A guide to key person insurance

Damian Youell makes a cast-iron case for key person insurance

For any business, one of the biggest and most hard hitting dangers is the death of an important member of the enterprise. To protect themselves against such an event, key person insurance is an absolute must.

It’s a hugely important form of business insurance yet many directors, CEOs and shareholders fail to develop an in-depth understanding of the concept. To clear up any confusion, we’ve put together a complete guide to key person insurance covering what it is, what the benefits are and whether or not the investment is worth it.

What is key person insurance?

In general, key person insurance is a policy that offers businesses financial compensation should an important member of the enterprise fall victim to death, serious illness or incapacity. The level of cover is determined by any financial losses incurred in the aftermath of losing a key person. This is generally paid out as a pre-specified fixed sum. Its core aim is to ensure the recovery, succession and ongoing success of the business in a worst case scenario. Pay-outs can be used to offset the cost of hiring temporary replacements, recruiting successors and covering any losses.  

Who takes outkey person insurance?

Unlike other forms of business insurance, key person insurance is generally taken out by the company. This means that any compensation is paid directly to the business, as opposed to its individual directors or employees. That said, there is no legal requirement that this should be the case. Sometimes policies can be owned and paid for by the insured person themselves, or another member of the company. Ultimately the policy holder is usually determined by assessing the individual needs of a business and deciding what arrangement would be most beneficial.

Writing up key person insurance policies can often be complicated, so companies are generally advised to seek the help of corporate lawyers. This will ensure that should any claims need to be made, the process is fast, efficient and stress free. 

Who qualifies as a key person?

To be classified as a ‘key person’ an employee must be directly responsible for a large portion of profits. They could also possess a unique skill or own intellectual property that is critical to an enterprise’s success. Titles include (but are not limited to) director, CEO, key sales person and project manager. Policies are based on an estimate of how valuable an employee is to a company, and what losses would be incurred should they no longer be able to work. In general, key persons can be categorised into the following:

  • People who have specific skills – e.g. professional sports players, graphic designers with an in-depth knowledge of specialist software, architects with intellectual investment in a project, musicians with unique talent.
  • People who have specific knowledge – e.g. IT managers with a complex understanding of a network, scientists carrying out exclusive research, lawyers with unrivalled knowledge of cases, engineers developing intricate projects. 
  • People who have valuable connections – those with corporate connections are also considered valuable, e.g. sales executives, marketing executives, entrepreneurs and managing directors.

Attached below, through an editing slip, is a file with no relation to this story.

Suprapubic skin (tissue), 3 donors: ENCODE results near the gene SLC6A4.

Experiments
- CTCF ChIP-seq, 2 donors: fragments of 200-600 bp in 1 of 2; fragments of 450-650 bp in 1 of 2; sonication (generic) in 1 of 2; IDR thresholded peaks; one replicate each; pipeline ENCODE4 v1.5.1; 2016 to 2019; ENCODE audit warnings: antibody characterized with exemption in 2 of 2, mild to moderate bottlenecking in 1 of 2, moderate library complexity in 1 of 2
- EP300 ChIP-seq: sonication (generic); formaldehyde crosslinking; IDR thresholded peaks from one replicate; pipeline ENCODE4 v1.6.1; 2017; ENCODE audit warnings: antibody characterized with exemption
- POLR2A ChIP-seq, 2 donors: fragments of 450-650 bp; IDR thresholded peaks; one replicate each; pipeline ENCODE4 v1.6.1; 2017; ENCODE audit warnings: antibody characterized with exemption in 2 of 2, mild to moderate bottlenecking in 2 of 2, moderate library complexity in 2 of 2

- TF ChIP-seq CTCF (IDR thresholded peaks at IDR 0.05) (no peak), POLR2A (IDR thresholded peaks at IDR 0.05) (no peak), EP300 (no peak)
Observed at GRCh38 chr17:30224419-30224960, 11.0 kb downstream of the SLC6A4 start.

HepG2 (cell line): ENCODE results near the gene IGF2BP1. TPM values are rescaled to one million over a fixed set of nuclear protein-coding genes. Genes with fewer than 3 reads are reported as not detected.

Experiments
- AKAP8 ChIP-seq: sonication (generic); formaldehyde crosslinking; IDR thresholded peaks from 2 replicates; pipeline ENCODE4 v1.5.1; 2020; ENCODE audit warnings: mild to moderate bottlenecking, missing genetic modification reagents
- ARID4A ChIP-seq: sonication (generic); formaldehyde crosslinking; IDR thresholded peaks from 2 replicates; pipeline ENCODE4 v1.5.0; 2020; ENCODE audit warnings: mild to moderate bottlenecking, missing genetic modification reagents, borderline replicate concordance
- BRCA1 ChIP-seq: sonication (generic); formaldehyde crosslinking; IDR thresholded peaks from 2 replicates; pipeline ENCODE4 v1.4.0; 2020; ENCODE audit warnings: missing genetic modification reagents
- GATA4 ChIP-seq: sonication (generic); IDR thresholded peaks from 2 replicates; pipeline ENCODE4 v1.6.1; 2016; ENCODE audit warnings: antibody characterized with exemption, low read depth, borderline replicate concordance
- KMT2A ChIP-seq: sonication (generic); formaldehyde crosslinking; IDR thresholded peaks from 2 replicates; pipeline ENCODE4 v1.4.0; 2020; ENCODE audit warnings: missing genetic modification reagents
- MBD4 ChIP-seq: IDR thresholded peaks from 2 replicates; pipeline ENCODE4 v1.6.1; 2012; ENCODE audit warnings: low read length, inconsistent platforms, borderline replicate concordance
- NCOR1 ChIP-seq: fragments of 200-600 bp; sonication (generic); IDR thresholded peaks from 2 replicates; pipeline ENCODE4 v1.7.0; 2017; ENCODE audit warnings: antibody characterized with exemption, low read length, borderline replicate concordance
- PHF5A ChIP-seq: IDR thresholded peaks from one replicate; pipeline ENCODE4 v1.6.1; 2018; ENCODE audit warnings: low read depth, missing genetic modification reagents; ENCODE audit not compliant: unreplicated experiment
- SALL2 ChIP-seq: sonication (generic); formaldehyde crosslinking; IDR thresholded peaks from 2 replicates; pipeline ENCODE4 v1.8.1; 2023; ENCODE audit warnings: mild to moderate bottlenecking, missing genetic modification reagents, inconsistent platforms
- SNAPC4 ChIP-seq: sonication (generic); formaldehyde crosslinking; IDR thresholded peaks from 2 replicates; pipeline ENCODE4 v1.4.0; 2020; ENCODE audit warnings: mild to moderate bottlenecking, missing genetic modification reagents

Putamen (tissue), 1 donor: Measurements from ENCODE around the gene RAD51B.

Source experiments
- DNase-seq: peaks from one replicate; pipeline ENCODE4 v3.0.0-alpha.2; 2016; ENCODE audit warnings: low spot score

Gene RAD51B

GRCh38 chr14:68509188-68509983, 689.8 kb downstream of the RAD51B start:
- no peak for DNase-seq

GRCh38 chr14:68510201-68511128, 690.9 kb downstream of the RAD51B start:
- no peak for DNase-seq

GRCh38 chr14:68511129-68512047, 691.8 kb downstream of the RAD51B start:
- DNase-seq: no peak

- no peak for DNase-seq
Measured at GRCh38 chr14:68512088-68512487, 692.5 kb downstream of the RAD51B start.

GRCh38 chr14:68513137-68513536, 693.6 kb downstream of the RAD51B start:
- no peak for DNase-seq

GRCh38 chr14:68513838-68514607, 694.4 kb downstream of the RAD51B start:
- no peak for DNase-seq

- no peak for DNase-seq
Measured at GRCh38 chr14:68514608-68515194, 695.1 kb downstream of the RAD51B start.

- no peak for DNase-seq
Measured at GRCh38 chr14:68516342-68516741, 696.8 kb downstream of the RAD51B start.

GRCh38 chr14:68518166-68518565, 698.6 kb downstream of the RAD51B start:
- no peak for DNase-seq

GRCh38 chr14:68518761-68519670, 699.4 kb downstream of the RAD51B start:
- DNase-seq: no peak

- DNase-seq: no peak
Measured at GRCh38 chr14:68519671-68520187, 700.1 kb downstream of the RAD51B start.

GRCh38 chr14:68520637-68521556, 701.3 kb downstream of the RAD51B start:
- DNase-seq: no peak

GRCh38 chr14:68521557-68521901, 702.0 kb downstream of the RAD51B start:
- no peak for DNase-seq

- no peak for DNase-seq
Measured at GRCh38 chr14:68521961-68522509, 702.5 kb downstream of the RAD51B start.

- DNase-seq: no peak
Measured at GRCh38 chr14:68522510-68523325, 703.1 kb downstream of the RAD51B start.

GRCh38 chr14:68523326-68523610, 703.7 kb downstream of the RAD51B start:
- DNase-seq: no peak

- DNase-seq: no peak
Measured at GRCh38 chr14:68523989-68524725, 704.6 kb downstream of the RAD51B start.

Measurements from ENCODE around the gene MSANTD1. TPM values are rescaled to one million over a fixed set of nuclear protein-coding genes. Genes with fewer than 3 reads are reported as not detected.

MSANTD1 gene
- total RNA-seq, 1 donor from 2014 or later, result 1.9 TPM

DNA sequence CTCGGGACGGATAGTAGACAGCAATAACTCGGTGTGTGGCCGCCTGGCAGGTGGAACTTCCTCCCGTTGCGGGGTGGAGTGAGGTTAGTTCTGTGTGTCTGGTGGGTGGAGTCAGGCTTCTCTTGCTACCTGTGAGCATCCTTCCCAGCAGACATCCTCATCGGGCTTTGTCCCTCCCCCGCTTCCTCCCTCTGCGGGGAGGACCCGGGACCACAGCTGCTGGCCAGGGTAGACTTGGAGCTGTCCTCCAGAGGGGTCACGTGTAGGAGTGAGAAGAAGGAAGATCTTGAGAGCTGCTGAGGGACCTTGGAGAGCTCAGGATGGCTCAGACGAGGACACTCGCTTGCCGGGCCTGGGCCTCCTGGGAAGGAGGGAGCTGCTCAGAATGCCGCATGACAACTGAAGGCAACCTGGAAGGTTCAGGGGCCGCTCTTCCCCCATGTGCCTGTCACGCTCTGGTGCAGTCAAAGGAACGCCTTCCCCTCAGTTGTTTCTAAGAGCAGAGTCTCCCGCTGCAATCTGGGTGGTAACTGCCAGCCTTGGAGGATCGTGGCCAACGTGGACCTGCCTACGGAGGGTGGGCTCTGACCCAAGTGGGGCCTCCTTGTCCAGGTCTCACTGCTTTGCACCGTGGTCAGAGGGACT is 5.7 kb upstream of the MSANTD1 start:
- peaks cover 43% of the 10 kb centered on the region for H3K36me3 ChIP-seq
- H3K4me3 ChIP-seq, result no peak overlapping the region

Different types of cover

Key person insurance offers businesses compensation across two major categories:

  • Losses – When an important company member is killed or seriously ill, key person insurance will offset the cost of hiring temporary personnel and recruiting/training a successor.
  • Profits – Profits can seriously suffer in the aftermath of losing an important member of the business. Profit based key person insurance is in place to compensate for lost sales, project delays, loss of specialised skills and the inability to expand.  

What are the key advantages?

Like any insurance policy, key person insurance is in place to protect the best interests of the policy holder and their dependants. Below is an overview of the key benefits associated with taking out key person insurance:

  • The major benefit is the financial compensation it secures should the company lose an integral member of operations. This allows the enterprise to retain stability during the difficult time. It eliminates the need to borrow money in order to stay afloat which can quickly lead to unmanageable debts and eventual company closure.
  • When it comes to replacing an integral employee, key person insurance provides businesses with the cash flow to recruit the right replacement. It allows recruiters to spend the necessary time searching for the right skillset, rather than simply hiring the first applicant. Hiring new staff is a major cost for businesses, so by recruiting the right person the first time round, businesses enjoy long-term savings.
  • For executors, key person insurance provides the funds to pay off any director or partner loans. They may also want to see outstanding salary bonuses or dividends, as well as the repayment of any pension funds. Key person insurance essentially covers the cost of paying out the estate.

To sum up, key person insurance keeps cash flows running and ensures businesses aren’t financially crippled in the wake of losing a vital member of their team.

Is it worth it?

Today’s world of business is unforgiving. Any enterprise that fails to have the right crisis management plans in place is arguably taking an unacceptable risk. As well as endangering the ongoing success of operations, companies that ignore the need for key person insurance compromise the financial security of both their colleagues and their families. Of course, it’s not a legal requirement – but when a worst case scenario rolls around, it definitely pays to be insured.